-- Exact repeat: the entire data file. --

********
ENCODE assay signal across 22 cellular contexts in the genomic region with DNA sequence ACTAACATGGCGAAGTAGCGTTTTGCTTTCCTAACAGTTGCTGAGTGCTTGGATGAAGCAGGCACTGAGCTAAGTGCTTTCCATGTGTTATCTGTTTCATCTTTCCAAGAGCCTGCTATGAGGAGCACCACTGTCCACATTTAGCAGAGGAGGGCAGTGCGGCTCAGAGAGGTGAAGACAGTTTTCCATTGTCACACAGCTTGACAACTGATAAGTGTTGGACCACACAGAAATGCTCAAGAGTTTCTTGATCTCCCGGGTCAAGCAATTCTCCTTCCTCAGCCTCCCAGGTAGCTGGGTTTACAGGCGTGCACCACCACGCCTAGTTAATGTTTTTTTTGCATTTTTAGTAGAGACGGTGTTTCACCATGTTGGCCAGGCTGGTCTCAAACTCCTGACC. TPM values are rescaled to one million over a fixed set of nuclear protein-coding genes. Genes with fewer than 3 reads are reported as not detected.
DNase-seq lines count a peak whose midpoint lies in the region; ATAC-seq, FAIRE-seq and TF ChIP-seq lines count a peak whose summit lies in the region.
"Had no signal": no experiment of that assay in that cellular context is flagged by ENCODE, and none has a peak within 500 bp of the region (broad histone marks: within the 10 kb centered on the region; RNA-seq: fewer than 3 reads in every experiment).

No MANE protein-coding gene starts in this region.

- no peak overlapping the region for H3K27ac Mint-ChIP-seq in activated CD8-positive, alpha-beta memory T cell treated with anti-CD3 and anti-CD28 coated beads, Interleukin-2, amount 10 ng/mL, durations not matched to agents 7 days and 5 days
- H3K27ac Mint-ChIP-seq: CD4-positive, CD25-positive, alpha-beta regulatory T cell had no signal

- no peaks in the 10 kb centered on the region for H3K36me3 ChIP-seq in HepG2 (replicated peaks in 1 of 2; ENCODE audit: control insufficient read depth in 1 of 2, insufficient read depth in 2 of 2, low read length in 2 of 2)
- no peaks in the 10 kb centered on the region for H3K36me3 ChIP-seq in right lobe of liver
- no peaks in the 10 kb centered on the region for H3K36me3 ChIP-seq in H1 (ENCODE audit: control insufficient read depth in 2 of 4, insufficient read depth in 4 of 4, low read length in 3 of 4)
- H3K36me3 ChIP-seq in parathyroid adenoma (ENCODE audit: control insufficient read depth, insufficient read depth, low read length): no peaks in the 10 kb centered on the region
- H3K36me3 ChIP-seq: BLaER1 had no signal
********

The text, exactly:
ENCODE assay signal across 22 cellular contexts in the genomic region with DNA sequence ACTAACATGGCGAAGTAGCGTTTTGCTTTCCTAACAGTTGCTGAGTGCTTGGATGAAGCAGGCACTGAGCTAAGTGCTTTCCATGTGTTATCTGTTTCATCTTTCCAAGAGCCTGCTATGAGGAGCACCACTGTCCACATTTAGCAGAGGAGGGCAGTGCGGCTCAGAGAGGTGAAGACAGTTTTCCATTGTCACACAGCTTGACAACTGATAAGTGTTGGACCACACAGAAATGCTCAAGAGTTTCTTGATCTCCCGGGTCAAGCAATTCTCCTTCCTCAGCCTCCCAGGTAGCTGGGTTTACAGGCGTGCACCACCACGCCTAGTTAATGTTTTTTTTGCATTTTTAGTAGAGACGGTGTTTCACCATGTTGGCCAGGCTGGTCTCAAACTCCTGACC. TPM values are rescaled to one million over a fixed set of nuclear protein-coding genes. Genes with fewer than 3 reads are reported as not detected.
DNase-seq lines count a peak whose midpoint lies in the region; ATAC-seq, FAIRE-seq and TF ChIP-seq lines count a peak whose summit lies in the region.
"Had no signal": no experiment of that assay in that cellular context is flagged by ENCODE, and none has a peak within 500 bp of the region (broad histone marks: within the 10 kb centered on the region; RNA-seq: fewer than 3 reads in every experiment).

No MANE protein-coding gene starts in this region.

- no peak overlapping the region for H3K27ac Mint-ChIP-seq in activated CD8-positive, alpha-beta memory T cell treated with anti-CD3 and anti-CD28 coated beads, Interleukin-2, amount 10 ng/mL, durations not matched to agents 7 days and 5 days
- H3K27ac Mint-ChIP-seq: CD4-positive, CD25-positive, alpha-beta regulatory T cell had no signal

- no peaks in the 10 kb centered on the region for H3K36me3 ChIP-seq in HepG2 (replicated peaks in 1 of 2; ENCODE audit: control insufficient read depth in 1 of 2, insufficient read depth in 2 of 2, low read length in 2 of 2)
- no peaks in the 10 kb centered on the region for H3K36me3 ChIP-seq in right lobe of liver
- no peaks in the 10 kb centered on the region for H3K36me3 ChIP-seq in H1 (ENCODE audit: control insufficient read depth in 2 of 4, insufficient read depth in 4 of 4, low read length in 3 of 4)
- H3K36me3 ChIP-seq in parathyroid adenoma (ENCODE audit: control insufficient read depth, insufficient read depth, low read length): no peaks in the 10 kb centered on the region
- H3K36me3 ChIP-seq: BLaER1 had no signal